Saturday, August 20, 2016


Material as Metaphor Read more here
A short while ago I had a visit from 10 week old baby who looked at me wide eyed and I thought somewhat puzzled and was struggling as if trying to tell me something and did not know how.
And I thought how often did I feel like that, not knowing how to get out what wanted to be said.
Most of our lives we live closed up in ourselves, with a longing not to be alone, to include others in that life that is invisible and intangible.
To make it visible and tangible, we need light and material, any material. And any material can take on the burden of what had been brewing in our consciousness or sub-consciousness, in our awareness or in our dreams.
Now, material, any material obeys laws of its own, laws recognizably given to it by the reigning forces of nature or imposed by us on those materials that are created by our brain, such as sound, words, colors, illusions of space—laws of old or newly invented. We may follow them or oppose them, but they are guidelines, positive or negative.
The human brain is a computer. Total chaos is not human. In the cosmos we try to unravel the riddle of its order. Television, my great teacher, tells me that astronomers are finding ever more simplifications of order, unifying ever more everything.
How do we choose our specific material, our means of communication? "Accidentally". Something speaks to us, a sound, a touch, hardness or softness, it catches us and asks us to be formed. We are finding our language, and as we go along we learn to obey their rules and their limits. We have to obey, and adjust to those demands. Ideas flow from it to us and though we feel to be the creator we are involved in a dialogue with our medium. The more subtly we are tuned to our medium, the more inventive our actions will become. Not listening to it ends in failure. (Years ago, I once asked John Cage how he had started to find his way. He will not remember it. "By chance" was the answer.) Students worry about choosing their way. I always tell them, "you can go anywhere from anywhere."
In my case it was threads that caught me, really against my will. To work with threads seemed sissy to me. I wanted something to be conquered. But circumstances held me to threads and they won me over. I learned to listen to them and to speak their language. I learned the process of handling them.
And with the listening came gradually a longing for a freedom beyond their range and that led me to another medium, graphics. Threads were no longer as before three dimensional; only their resemblance appeared drawn or printed on paper.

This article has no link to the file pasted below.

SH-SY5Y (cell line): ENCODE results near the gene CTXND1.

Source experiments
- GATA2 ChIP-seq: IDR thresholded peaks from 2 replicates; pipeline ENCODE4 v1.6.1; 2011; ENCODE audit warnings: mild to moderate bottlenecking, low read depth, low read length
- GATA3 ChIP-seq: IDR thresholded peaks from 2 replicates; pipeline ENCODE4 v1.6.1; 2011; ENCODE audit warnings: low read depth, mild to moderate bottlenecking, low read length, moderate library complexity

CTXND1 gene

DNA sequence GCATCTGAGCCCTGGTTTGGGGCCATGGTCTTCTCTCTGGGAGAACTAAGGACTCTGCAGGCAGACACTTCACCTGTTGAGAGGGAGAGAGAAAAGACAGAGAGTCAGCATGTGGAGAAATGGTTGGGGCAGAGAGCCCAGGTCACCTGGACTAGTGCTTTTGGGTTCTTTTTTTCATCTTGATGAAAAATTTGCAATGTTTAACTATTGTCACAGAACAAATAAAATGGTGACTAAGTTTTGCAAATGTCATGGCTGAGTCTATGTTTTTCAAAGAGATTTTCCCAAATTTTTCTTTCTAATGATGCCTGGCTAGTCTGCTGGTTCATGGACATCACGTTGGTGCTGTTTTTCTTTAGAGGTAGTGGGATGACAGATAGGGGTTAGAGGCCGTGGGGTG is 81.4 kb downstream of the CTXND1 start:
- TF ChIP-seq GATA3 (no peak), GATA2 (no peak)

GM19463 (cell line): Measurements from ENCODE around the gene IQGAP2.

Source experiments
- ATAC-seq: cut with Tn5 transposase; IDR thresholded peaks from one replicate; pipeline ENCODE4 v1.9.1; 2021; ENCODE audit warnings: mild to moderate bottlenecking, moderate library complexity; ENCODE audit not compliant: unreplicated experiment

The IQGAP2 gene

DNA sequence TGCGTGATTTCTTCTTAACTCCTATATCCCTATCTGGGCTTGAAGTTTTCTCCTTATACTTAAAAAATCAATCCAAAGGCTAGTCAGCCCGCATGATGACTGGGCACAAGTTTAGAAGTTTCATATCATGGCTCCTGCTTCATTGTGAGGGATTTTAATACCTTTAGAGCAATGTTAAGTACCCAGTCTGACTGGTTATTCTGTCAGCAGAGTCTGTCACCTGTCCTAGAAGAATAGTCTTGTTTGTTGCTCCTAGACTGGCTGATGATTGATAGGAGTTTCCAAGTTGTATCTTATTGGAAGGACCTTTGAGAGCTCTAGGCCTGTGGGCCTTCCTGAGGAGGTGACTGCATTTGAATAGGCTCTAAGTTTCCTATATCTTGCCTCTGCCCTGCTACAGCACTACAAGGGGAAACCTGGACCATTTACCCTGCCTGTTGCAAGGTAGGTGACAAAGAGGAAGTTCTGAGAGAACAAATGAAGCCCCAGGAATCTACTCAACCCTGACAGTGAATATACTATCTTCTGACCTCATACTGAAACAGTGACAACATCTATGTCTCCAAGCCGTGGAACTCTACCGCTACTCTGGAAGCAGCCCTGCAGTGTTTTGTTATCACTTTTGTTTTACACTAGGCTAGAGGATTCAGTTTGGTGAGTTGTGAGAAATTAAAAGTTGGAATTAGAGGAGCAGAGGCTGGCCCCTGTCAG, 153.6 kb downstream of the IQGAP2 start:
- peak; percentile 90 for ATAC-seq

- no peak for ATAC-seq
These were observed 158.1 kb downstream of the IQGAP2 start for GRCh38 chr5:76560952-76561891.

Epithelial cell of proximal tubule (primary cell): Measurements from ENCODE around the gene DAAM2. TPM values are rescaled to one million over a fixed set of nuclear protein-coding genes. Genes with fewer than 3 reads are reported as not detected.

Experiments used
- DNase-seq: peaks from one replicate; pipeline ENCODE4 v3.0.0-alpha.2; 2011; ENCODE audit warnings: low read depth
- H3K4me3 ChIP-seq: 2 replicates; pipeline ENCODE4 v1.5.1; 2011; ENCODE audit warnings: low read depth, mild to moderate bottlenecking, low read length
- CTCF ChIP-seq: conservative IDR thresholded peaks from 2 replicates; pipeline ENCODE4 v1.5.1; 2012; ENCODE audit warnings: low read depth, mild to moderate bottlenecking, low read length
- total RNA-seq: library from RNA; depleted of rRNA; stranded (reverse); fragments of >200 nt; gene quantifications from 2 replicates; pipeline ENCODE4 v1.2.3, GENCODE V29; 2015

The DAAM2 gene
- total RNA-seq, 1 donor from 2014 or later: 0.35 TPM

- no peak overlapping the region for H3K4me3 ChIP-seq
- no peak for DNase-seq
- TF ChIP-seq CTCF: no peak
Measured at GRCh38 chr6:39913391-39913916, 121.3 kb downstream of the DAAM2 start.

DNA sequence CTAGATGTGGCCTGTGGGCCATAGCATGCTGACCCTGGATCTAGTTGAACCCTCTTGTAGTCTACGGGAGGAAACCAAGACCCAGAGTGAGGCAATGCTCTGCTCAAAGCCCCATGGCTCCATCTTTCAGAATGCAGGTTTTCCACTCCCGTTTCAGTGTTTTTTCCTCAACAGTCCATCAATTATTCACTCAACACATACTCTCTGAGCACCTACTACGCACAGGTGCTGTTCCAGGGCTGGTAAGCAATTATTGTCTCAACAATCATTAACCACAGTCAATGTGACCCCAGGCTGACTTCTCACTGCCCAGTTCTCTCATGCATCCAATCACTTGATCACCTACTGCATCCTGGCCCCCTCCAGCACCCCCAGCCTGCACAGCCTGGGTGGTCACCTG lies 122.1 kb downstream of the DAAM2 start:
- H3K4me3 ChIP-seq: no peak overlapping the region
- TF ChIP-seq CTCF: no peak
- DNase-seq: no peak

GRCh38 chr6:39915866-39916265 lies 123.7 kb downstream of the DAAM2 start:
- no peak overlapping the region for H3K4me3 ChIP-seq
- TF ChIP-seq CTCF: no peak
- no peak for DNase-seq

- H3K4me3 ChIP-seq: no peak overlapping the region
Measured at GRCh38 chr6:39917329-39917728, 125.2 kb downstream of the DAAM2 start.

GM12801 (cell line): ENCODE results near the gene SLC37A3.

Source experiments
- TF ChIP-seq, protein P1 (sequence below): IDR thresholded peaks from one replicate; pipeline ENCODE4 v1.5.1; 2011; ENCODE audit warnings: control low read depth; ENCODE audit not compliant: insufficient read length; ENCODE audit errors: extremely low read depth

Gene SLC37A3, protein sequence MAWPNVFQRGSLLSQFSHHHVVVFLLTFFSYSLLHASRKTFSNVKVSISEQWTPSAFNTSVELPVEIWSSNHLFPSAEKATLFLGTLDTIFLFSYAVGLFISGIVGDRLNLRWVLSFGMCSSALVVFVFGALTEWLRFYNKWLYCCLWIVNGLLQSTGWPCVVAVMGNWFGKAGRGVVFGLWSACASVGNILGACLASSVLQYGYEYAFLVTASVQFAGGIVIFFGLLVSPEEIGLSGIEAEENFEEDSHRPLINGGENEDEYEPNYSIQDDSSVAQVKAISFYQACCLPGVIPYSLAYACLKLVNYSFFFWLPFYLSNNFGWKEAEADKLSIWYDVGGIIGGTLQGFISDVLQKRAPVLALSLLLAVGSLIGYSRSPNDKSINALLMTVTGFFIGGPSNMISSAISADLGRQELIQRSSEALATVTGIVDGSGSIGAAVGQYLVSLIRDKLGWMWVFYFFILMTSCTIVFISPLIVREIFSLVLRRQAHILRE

What I had learned in handling threads, I now used in the printing process. Again I was led. My prints are not transfers from paintings to color on paper as is the usual way. I worked with the production process itself, mixing various media, turning the screens . . .
What I am trying to get across is that material is a means of communication.
That listening to it, not dominating it makes us truly active, that is: to be active, be passive.
The finer tuned we are to it, the closer we come to art.
Art is the final aim. In an interview recently Maximilian Schell, the actor, said, "art is for realizing dreams."

-Anni Albers, 1899-1994
Statement on panel "The Art/Craft Connection: Grass Roots or Glass Houses" at the College Art Association's 1982 annual meeting. New York, February 25, 1982. The panel was moderated by Rose Slivka, editor of Craft International and the panelists were Anni Albers, John Cage, Lee Hall, Robert Malloy, Phillip pavia, Jacqueline rice and Peter Voulkos


  1. Anni Albers seems to suggest that each material has a sort of integrity and throughout the writing she personifies material. Albers says that by imposing our thinking onto the material, it will "take on the burden", which strikes as a negative thing from the viewpoint of the material. I find this implied distress/struggle of the material an interesting point because the way she articulates it, does not necessarily require that the material be physically altered. It's obvious that mutilation would be a burden, but what about the ready-made or f.ex Carl Andre's blocks of material that exist on their own terms?

    It makes perfect sense that each material would have a will of its own, also referred to here as "laws", "limits", "rules" or "guidelines", that the artist needs to listen. At one point she says that they may be positive or negative, which is something I am not sure I understood.

  2. Erwin I was so interested in the attention to "burden" that I checked the definition
    I think it is excellent to consider this word in relation to her statement. Our interaction with any material implies a weight on the material, a load, an imposition, and that the material is given a new duty related to our own concerns.
    I think it is interesting to consider the burden also in a larger sense. The term "natural resources" is interesting to consider here as a word assigned to the world that surrounds us.

  3. This comment has been removed by the author.